Made in America has been around long enough that fans who grew up attending Jay-Z's annual festival on the Ben Franklin Parkway are now performing on its stages.

Exhibit A would be Armani White, the West Philadelphia rapper who's performing on the Skate Stage at the Labor Day weekend festival on Saturday afternoon.

White, 22, has been a Made in America enthusiast since before the first festival began. He caught Jay-Z's initial press conference on the Philadelphia Museum  of Art steps in the spring of 2012 and then attended the first MIA that fall, and every one since.

The rapper took a break from making music after his father Lee Tolbert died of prostate cancer in 2016, but started writing again late last year. On the strength of his song "Public School," he was named a 'Tidal Rising' artist, with tastemakers at Jay-Z's streaming service anointing him as a promising up and comer. Tidal will be live streaming the festival from its main stages throughout the weekend.

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How did you react this summer when it seemed like the festival might leave the Parkway, and maybe even leave Philadelphia?

For me as a an artist, it would have created a real Last of the Mohicans journey. It would have made it more momentous. Going to Made in America as an observer, and then falling out of music for a while and then getting back into it, if somebody told me I'd wind up getting Made in America as soon as I bounced back, and to do it in such a big way the last time it was going to happen, going from an onlooker and concert goer to being a performer, that would have been a powerful way to close out Made in America for me.

But as a concert goer, as a resident of the city, I was hurt. It's something I look forward to annually. and just landscaping and painting the city in my head, where would it go? Fairmount Park? It makes absolute sense where it is. The only resolution would be to move it to another city.

I mean, watching it grow from when it was Jay Z and Pearl Jam to what it is now this year is primarily a hip hop thing is really powerful in itself because hip hop is just forever growing as a genre. That news just really put me in a mixed feeling situation.

What’s the best show you’re ever seen at Made in America? What are you most looking forward to this year?

My first MIA year really made me a Jay-Z fan. I'd seen Hov maybe one time before but just to see the way he cultivated a really big audience there was great. I think my favorite performance then or thereafter was Janelle Monae that same year. I saw her there and then she did a show at the Electric Factory about six months later. So I'm really excited to see her this year.

>> READ MORE: 'I'm not America's nightmare, I'm the American Dream': Janelle Monae's new kind of protest song

Me too. She’s a little bit overshadowed on the bill because of Kendrick Lamar and Nicki Minaj and Meek…

Man, the anthem, that "Dreams and Nightmares" intro, when that plays on Saturday and everyone who's there is singing it, that's going to be CRAZY! That's going to be a monumental moment for the entire city. But Janelle Monae, honestly, she's probably my favorite performer of all time, my favorite concert I've ever seen live.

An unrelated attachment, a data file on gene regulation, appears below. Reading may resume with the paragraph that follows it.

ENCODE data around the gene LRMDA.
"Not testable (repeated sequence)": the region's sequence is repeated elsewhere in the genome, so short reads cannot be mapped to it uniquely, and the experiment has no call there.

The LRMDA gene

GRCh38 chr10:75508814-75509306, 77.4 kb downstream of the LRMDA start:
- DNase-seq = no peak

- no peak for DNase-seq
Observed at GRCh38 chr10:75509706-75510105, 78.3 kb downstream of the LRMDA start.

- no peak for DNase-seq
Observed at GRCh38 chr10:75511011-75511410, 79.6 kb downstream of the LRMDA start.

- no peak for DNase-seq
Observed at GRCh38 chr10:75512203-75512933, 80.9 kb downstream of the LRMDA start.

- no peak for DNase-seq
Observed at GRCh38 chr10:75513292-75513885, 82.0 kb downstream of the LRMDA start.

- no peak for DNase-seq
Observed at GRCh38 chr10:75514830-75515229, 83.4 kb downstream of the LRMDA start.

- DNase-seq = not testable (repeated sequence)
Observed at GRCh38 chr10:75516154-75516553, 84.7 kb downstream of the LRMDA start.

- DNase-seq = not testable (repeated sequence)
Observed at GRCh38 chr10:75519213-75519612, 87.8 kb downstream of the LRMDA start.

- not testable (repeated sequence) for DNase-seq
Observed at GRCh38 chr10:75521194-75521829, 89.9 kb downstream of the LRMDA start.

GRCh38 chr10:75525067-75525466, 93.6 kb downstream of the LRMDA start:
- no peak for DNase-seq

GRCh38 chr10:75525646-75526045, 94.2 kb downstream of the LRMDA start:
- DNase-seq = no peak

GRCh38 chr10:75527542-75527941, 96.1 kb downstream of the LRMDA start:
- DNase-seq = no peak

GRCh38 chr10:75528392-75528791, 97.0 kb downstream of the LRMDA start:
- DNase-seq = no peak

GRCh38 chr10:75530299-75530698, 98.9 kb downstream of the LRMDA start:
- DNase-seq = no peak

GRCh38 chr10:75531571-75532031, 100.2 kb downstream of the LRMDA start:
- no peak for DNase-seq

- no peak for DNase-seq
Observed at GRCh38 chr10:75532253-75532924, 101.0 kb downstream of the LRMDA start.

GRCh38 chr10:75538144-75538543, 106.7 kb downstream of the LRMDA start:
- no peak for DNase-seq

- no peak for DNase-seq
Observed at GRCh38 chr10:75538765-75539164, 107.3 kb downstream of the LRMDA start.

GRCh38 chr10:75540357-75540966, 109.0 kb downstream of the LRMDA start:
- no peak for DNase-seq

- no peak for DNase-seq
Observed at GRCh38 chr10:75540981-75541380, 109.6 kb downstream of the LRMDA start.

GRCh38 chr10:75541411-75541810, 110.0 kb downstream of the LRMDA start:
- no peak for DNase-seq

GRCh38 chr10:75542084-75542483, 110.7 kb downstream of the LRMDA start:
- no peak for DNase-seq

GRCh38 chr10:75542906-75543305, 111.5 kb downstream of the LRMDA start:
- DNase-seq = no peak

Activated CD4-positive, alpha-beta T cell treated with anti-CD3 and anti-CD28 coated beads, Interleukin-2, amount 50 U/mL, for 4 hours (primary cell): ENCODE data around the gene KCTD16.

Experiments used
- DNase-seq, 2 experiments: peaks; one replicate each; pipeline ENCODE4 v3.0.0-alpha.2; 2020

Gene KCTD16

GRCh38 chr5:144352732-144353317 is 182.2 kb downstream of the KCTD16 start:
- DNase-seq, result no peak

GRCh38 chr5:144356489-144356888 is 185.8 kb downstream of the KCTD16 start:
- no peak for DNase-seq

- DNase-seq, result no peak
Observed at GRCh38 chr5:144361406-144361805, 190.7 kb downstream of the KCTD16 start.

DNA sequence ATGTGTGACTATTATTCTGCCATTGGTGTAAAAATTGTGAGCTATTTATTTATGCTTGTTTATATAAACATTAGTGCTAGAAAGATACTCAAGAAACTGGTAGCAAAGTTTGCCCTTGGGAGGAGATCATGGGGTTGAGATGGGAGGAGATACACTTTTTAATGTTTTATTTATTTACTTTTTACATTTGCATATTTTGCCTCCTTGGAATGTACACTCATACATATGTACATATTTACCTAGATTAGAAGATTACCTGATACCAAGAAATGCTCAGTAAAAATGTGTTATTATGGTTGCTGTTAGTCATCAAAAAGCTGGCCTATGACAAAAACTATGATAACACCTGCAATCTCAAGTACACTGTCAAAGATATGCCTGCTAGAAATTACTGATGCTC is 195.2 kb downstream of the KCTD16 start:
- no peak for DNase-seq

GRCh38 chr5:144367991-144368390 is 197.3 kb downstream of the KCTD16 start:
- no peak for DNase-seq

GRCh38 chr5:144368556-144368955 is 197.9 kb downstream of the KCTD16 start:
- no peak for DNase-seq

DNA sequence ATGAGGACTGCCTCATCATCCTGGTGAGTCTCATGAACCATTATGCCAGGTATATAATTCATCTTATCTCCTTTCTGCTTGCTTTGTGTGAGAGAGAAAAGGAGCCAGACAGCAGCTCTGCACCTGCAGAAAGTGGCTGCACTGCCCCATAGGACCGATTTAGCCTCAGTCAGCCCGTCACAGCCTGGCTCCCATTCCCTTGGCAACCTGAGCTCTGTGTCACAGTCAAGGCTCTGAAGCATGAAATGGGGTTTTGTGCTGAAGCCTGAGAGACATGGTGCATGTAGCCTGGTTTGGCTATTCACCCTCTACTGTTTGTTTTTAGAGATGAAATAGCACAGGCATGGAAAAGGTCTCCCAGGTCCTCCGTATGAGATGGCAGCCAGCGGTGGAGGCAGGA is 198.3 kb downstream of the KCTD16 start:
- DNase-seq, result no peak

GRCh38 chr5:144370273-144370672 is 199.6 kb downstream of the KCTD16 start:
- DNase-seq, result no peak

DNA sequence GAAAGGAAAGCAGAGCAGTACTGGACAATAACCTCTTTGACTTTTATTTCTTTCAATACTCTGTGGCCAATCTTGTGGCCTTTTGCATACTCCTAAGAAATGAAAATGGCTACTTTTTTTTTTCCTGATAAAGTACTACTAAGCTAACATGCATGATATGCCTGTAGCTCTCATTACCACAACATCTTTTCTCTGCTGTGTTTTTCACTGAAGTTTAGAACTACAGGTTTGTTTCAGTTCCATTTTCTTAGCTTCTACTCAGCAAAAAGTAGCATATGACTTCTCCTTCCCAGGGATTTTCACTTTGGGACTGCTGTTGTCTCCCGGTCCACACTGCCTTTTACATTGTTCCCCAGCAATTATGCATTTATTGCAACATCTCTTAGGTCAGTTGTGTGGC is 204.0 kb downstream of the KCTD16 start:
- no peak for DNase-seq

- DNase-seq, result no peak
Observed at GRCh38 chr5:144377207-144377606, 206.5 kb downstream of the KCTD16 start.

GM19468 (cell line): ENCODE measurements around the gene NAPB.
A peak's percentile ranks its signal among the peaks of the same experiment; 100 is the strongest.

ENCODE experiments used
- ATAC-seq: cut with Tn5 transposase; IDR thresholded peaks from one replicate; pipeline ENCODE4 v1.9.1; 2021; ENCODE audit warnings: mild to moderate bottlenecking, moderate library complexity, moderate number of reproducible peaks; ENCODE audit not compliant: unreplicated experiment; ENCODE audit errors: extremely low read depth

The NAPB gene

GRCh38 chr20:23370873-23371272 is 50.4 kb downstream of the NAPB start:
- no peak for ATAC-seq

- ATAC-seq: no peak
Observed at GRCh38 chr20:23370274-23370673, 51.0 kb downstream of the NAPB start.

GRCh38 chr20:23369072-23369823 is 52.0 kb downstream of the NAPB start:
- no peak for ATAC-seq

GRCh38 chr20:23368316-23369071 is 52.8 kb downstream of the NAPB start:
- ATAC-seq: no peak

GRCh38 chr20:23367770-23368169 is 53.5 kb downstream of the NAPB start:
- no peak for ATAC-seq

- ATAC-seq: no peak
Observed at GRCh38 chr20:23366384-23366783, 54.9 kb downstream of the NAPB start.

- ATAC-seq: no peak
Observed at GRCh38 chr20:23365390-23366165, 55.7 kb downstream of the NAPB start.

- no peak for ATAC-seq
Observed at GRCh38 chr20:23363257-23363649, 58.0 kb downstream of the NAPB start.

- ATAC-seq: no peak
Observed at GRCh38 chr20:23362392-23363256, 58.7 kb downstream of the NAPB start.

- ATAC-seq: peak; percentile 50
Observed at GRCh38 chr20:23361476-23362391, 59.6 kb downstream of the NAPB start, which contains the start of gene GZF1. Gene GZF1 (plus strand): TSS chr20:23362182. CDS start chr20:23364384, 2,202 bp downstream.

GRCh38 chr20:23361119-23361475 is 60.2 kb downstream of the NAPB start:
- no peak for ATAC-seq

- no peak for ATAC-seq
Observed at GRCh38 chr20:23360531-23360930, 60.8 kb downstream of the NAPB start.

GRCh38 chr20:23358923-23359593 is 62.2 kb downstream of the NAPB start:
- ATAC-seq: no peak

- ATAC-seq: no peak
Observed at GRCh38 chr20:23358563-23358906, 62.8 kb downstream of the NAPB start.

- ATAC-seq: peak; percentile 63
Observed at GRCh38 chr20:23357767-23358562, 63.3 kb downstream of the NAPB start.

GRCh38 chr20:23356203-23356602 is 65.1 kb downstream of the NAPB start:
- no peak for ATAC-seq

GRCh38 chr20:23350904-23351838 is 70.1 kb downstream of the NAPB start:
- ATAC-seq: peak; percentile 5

How’d you become a Tidal Rising artist?

I reached out to the company. They knew who I was already. Somebody told me there was a Tidal playlist with my song right at the top. I went to their offices in New York and they wanted to do an interview with me and do it up for a campaign for Made In America.

You’re not signed to a label. Are you in a hurry to make a deal?

Nope. I'm happy to be independent. I've had meetings with literally every label. But there's a lot of things you can do yourself. Me just starting out as as a hungry 17 year old kid, there's a lot of things I learned how to do. It doesn't make sense to pay $300 a month to hire somebody to talk to people for you that you can literally talk to yourself. Things like that.

I think the whole industry is based around information. The more information that someone can withhold from you, the more power they feel like they have over you, and for me if I can gather that information early on, I'll have a lot more power, when I walk into labels to talk to people.

What’s the story behind “Public School”?

The entire project is written after my father, about who my Dad was growing up. The storyline is about guy with good intentions but horrible execution. That something he used to talk to me about as a kid. 'You want the best, but you don't know how to get the best.' He was a family man on one hand, but also a member of JBM, a street gang in the '90s.

That song is like my father's story. It's also like who I am and who I want to be and what people think of me as opposed to what I see when I look in the mirror. I try to relate that to myself as I am now as oppose to 10 years ago when I was a kid in the street trying to fight everybody and messing up at school. It's like tying to find a middle ground between that and trying to be a good person, that juxtaposition.

Armani White plays at 1:15 p.m. Saturday on the Made in America Shake Stage. Tickets are available via ticketmaster.